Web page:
RTG 2408 - Maladaptive processes across physiological barriers in chronic diseases

P15-2: Exploitation of epithelial/endothelial microenvironment crosstalk


Sandro Gogia

PhD Student



Michael Naumann

Project Leader


Helicobacter pylori is a risk factor in the pathogenesis of various gastroduodenal diseases including gastric cancer. The complexity of the gastric environment makes it difficult to analyze the plethora of cellular processes initiated upon infection. The intricacy of the system stems from the interconnection between the colonized epithelilal cells, the stroma cells (fibroblasts) and angiogenic and lymphangiogenic endothelial cells. To elucidate the cellular crosstalk, we will devise a triple co-culture system comprising of gastric epithelial cells, fibroblasts and endothelial cells, thus mimicking the in vivo gastric environment. We study the impact of H. pylori-induced nuclear factor kappa-light-chain-enhancer of activated B-cells (NF-κB) and Wnt/b-catenin-signaling on inflammation. Prominent regulators of the NF-κB system comprise the therapeutically relevant group of deubiquitinylases (DUBs). The effects of DUBs on NF-κB are examined and evaluated in knockdown/knockout cells. Furthermore, within secretomes, we will investigate the relevant factors involved in maladaptations and metabolic disorders. We anticipate that exploiting the interplay between the above cellular processes will help to understand the key mechanisms of chronic infection.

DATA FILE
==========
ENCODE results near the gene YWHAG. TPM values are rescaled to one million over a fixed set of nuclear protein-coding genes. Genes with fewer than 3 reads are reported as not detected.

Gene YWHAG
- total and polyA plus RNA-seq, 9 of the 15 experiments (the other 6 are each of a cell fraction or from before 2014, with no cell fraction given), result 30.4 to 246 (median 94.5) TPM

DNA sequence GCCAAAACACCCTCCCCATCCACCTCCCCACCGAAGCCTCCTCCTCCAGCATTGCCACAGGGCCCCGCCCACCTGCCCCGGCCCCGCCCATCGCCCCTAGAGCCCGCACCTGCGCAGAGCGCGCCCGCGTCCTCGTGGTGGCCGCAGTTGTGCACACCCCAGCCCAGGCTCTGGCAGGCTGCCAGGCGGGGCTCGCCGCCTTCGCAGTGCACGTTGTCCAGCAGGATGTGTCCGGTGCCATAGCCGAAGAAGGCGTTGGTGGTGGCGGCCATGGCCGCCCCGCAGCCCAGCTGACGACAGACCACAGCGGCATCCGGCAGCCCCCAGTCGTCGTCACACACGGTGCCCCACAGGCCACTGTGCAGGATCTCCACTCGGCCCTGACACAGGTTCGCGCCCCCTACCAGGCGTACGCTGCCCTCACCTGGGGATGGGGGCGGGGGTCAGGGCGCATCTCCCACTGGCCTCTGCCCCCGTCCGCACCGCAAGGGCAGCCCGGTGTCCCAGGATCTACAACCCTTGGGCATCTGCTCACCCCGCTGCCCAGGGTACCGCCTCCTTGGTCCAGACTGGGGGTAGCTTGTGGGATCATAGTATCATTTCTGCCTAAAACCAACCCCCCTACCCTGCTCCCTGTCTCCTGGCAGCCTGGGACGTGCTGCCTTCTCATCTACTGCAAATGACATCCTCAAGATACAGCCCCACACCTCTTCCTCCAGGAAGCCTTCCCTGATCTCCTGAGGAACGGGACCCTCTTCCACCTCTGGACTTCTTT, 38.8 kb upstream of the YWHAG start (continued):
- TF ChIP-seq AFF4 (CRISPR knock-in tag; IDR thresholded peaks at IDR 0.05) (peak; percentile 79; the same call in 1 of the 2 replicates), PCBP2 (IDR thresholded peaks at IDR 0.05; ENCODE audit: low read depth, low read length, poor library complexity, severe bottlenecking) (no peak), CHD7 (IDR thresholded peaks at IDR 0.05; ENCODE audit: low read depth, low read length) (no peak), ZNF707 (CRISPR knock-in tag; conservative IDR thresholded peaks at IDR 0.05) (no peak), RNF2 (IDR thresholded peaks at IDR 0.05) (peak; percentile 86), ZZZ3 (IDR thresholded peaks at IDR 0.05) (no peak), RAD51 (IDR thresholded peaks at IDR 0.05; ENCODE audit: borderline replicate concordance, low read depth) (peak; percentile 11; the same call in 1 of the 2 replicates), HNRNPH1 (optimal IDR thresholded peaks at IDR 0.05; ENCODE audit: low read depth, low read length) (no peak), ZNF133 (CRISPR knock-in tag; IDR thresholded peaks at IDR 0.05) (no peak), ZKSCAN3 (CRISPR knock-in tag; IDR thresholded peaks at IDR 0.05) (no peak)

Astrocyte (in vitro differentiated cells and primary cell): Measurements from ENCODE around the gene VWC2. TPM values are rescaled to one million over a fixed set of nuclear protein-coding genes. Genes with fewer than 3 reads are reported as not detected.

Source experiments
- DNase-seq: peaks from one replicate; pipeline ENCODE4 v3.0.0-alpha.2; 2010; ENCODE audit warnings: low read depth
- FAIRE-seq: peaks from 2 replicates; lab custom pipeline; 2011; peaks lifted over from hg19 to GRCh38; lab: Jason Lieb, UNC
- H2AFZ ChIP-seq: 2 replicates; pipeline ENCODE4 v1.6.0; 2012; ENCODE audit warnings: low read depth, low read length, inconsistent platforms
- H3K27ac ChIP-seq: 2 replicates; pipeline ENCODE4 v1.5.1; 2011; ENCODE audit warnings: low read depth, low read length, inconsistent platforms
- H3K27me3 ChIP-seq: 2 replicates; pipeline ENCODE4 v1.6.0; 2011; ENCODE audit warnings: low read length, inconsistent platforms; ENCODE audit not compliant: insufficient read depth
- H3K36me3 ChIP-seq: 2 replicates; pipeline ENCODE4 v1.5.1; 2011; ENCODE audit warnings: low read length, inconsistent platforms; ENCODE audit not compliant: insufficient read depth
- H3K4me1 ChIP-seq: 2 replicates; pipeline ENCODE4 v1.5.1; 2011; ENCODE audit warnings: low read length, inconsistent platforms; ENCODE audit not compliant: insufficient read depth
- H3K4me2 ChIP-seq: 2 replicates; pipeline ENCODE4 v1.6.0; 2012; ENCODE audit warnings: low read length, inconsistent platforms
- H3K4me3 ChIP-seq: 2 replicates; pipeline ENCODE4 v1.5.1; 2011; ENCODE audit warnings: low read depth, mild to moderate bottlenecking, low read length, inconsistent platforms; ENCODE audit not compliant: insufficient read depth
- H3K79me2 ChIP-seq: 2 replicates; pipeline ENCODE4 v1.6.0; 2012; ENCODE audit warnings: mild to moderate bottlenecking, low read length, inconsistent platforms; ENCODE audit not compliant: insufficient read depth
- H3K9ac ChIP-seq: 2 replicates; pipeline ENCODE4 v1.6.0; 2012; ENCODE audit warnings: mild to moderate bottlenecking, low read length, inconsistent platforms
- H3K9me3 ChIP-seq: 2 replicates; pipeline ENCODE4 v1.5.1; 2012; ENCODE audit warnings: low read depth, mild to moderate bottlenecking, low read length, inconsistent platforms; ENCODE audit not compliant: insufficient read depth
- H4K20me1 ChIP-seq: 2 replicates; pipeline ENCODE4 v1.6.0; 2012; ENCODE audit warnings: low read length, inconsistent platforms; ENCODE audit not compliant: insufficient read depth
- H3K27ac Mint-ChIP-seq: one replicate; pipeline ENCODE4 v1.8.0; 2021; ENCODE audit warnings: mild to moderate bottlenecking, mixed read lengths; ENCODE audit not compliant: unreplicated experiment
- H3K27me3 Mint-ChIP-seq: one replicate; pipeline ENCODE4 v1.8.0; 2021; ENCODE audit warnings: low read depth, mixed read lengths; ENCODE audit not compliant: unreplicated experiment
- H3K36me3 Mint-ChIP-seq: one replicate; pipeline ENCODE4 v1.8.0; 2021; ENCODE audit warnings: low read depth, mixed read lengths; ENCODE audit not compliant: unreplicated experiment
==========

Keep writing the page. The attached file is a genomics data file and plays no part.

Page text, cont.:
H. pylori-induced epithelial and endothelial microenvironment crosstalk in the gastric mucosa. Molecular pathological studies of the stomach address the importance of crosstalk in the gastric mucosa upon H. pylori infection. The maladaptive processes in the gastric microenvironment are investigated by tri-culture of NCI-N87, HGF and HUVEC cells. Factors relevant for the maladaptation will be identified in the secretome and assessed in the knockout/knockdown cells.

Photos: by UMMD, Melitta Schubert/Sarah Kossmann


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